Reduction in property tax exemptions - Lowry critical

Deputy Michael Lowry has queried the overall mammoth reduction of the recognised unfinished housing estates to be exempt from payment of the local property tax. Whilst the Independent T.D. for Tipperary welcomed the extension of this exemption to a number of new estates across Tipperary, including the Ashgrove estate in Thurles, he went on to query the severe decrease in the total number of estates exempt from the charge compared to those excluded from the payment of the household charge last year and queried the logic and fairness of this decision. Furthermore questions need to be answered about the completion of the estates that have been removed from the lists.

Deputy Michael Lowry has queried the overall mammoth reduction of the recognised unfinished housing estates to be exempt from payment of the local property tax. Whilst the Independent T.D. for Tipperary welcomed the extension of this exemption to a number of new estates across Tipperary, including the Ashgrove estate in Thurles, he went on to query the severe decrease in the total number of estates exempt from the charge compared to those excluded from the payment of the household charge last year and queried the logic and fairness of this decision. Furthermore questions need to be answered about the completion of the estates that have been removed from the lists.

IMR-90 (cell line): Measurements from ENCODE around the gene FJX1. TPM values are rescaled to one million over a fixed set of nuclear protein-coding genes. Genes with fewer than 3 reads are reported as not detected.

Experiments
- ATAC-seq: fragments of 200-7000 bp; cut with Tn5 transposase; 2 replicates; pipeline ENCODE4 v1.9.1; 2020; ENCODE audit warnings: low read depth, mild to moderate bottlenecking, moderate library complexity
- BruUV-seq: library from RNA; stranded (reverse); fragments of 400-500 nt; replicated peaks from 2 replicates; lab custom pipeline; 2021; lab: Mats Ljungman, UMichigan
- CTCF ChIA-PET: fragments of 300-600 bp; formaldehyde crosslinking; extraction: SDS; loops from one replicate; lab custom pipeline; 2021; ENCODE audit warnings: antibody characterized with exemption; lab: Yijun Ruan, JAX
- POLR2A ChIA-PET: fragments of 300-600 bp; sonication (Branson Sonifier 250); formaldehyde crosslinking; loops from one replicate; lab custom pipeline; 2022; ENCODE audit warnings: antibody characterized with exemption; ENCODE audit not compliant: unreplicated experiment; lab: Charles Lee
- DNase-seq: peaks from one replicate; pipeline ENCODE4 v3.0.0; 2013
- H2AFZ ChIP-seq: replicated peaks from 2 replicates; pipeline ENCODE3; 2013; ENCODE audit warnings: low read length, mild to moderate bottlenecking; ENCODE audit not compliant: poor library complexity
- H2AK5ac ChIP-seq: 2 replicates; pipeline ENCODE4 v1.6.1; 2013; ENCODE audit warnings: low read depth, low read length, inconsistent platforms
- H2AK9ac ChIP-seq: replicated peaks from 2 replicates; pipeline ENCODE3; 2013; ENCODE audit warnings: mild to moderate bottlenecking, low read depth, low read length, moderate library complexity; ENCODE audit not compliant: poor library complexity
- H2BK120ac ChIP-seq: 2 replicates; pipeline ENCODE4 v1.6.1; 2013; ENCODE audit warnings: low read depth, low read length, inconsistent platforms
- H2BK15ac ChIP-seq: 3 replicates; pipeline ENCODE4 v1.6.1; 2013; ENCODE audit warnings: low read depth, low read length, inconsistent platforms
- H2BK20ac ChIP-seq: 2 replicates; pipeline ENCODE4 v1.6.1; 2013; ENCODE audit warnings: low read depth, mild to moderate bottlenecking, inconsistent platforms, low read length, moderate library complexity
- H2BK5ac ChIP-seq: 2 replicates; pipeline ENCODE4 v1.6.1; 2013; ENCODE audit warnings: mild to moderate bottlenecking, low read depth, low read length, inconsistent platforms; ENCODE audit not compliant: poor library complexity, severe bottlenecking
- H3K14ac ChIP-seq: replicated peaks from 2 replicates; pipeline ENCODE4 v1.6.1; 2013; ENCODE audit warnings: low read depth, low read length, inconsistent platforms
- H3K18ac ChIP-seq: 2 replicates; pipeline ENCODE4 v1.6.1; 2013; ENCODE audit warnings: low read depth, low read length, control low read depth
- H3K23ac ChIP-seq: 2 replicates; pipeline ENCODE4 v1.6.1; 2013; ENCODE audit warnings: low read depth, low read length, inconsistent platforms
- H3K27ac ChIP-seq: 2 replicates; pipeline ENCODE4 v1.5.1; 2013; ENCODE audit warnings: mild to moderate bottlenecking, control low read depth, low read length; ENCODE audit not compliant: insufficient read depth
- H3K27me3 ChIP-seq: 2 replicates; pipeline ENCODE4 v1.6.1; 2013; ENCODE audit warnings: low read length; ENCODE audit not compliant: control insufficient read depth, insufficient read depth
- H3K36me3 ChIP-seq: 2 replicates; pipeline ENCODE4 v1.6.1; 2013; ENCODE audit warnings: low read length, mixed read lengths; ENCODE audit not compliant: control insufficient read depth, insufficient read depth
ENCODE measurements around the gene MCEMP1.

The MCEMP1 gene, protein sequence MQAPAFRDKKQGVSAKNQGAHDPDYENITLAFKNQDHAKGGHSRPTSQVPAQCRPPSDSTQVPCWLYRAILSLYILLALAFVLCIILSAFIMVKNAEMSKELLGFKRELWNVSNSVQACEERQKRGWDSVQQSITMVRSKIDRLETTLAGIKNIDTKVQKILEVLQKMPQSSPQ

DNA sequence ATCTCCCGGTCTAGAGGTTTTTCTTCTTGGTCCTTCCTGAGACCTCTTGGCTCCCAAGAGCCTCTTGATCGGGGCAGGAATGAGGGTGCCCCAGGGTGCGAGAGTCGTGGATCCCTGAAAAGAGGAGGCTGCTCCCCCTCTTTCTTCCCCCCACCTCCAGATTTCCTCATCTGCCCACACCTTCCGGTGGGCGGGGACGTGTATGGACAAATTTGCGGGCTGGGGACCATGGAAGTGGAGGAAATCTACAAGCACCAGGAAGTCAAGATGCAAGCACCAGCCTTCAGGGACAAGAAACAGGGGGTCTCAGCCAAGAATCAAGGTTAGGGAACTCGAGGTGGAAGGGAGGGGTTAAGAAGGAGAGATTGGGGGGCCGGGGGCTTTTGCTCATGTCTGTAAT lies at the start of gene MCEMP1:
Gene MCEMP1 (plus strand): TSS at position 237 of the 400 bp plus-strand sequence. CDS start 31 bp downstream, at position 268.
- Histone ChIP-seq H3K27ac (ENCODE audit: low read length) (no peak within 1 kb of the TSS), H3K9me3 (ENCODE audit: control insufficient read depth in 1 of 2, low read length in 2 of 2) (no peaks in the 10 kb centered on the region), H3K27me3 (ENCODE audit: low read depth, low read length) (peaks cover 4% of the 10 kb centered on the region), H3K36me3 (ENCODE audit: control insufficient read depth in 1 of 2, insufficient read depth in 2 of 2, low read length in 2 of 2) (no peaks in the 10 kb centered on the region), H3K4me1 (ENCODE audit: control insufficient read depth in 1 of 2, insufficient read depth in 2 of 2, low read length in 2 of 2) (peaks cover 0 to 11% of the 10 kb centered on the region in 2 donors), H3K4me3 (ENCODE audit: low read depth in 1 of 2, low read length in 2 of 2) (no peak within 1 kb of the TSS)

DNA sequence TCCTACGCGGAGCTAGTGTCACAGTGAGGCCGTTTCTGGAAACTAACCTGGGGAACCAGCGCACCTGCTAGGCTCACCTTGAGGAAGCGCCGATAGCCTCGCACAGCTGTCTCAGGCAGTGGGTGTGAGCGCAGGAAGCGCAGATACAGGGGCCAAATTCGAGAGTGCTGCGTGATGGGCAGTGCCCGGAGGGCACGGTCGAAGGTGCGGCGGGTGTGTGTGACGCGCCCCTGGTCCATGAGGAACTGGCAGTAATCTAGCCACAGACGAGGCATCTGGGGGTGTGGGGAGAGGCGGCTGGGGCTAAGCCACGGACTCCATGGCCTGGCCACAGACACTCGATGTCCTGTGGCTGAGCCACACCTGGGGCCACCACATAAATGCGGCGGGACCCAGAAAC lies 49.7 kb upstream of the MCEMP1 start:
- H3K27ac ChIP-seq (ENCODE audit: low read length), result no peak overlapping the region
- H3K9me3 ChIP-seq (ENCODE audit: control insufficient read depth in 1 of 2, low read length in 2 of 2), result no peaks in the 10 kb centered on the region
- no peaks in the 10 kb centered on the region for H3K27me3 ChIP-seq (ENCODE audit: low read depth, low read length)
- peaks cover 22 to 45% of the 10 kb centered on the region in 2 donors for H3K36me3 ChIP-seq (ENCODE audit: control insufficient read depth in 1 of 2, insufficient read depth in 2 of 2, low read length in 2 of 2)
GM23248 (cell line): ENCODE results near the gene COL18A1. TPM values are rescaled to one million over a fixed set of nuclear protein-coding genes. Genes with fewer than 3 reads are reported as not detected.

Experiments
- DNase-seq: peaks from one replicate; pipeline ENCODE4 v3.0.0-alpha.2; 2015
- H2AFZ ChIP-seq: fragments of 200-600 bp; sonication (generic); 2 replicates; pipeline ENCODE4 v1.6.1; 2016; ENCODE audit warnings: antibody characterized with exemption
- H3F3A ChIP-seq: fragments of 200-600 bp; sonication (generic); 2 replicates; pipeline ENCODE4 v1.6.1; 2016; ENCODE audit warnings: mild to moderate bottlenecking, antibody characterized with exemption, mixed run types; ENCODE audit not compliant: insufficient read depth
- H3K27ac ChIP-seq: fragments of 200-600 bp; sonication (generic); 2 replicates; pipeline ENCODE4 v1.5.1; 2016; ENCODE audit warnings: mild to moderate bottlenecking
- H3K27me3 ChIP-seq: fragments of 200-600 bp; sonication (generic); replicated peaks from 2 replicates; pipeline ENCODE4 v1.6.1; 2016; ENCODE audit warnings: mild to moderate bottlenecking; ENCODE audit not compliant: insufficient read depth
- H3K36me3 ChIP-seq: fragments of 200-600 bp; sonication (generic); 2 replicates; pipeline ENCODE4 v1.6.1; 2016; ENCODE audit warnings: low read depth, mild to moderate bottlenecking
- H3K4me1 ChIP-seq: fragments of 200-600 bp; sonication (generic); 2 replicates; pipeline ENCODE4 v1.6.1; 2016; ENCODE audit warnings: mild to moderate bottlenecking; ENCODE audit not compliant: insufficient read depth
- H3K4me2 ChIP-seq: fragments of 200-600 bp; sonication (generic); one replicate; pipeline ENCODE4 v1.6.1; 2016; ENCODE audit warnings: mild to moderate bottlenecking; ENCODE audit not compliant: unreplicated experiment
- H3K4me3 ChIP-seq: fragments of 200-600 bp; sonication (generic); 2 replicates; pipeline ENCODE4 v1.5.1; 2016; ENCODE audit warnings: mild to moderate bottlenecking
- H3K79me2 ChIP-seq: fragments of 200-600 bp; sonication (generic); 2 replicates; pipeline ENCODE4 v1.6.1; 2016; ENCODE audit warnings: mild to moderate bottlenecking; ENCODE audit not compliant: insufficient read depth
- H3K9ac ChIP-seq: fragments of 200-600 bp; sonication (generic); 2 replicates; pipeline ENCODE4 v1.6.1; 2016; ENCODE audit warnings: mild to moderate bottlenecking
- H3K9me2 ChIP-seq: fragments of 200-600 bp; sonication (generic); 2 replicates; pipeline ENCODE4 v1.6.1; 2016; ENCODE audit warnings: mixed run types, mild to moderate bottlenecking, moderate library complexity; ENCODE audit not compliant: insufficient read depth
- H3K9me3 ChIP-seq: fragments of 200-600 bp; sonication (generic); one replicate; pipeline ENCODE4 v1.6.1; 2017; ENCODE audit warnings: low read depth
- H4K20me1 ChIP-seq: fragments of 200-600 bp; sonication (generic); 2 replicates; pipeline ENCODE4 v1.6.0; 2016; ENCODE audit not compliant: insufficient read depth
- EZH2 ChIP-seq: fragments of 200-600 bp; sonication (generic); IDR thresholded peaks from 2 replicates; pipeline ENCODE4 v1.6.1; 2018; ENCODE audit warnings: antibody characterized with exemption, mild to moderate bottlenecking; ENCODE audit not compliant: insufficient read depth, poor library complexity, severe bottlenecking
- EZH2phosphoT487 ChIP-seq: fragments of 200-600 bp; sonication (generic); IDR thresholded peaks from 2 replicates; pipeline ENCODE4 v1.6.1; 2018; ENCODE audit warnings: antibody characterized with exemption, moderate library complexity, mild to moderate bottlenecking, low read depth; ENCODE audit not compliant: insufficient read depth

Deputy Lowry stated;

“Whilst I understand and appreciate that some limited strides have been made nationally to tackle the issue of ghost and unfinished housing estates I would question the huge disparity between the figures exempt between last year and this year.”

“In Tipperary alone the number of unfinished estates recognised has decreased from 43 to 34. There have been huge changes and fluctuations on the North Tipperary list with 7 estates being new to the list and 13 being pushed off. Similarly the South Tipperary list has reduced from 16 estates to 12 with little correlation between the two. Of these 12 only 4 appear both last year and this year.”

“Nationally only 5,100 households out of 43,000 will retain their exemption. It is glaring obvious that the problem of unfinished estates has not been fixed so quickly, efficiently and to such a drastic degree in such a short period of time. Indeed whilst steps have been taken in Tipperary the removal of 25 estates is not a fair or real reflection of the realities on the ground. Are we to believe that these 25 estates have all been finished or should not have been included as exemptions last year in the first instance? I accept that in some cases the Local Authorities have stepped in and taken charge but it is implausible that across the country 7 out of 8 unfinished estates have been completed in the past year.”

“It seems that the abolition of these exemptions was done with no regard for the individuals in these areas and it seems that it is simply an easy way for the Government to draw in more cash. It seems that the Government are ignoring the realities to extend the tax net to as far a reach as possible.”

“The prevalence of unfinished estates is still one of the biggest unresolved issues in our society. The stresses and the difficulties of living in an unfinished estate cannot be underestimated. In many of these estates residents have no lighting, no paths, problems with water and sewage, huge trances of unfinished areas which may be covered in rubble or poorly fenced off. All too often these unfinished areas are unsafe and pose safety risks to children and individuals in the area or can attract anti-social behalf. It is draining to constantly live in such an environment and to look out onto such a scene with no help or no sign of resolution. It is my belief that not one person who lives in such circumstances can reasonably be asked to pay this charge.”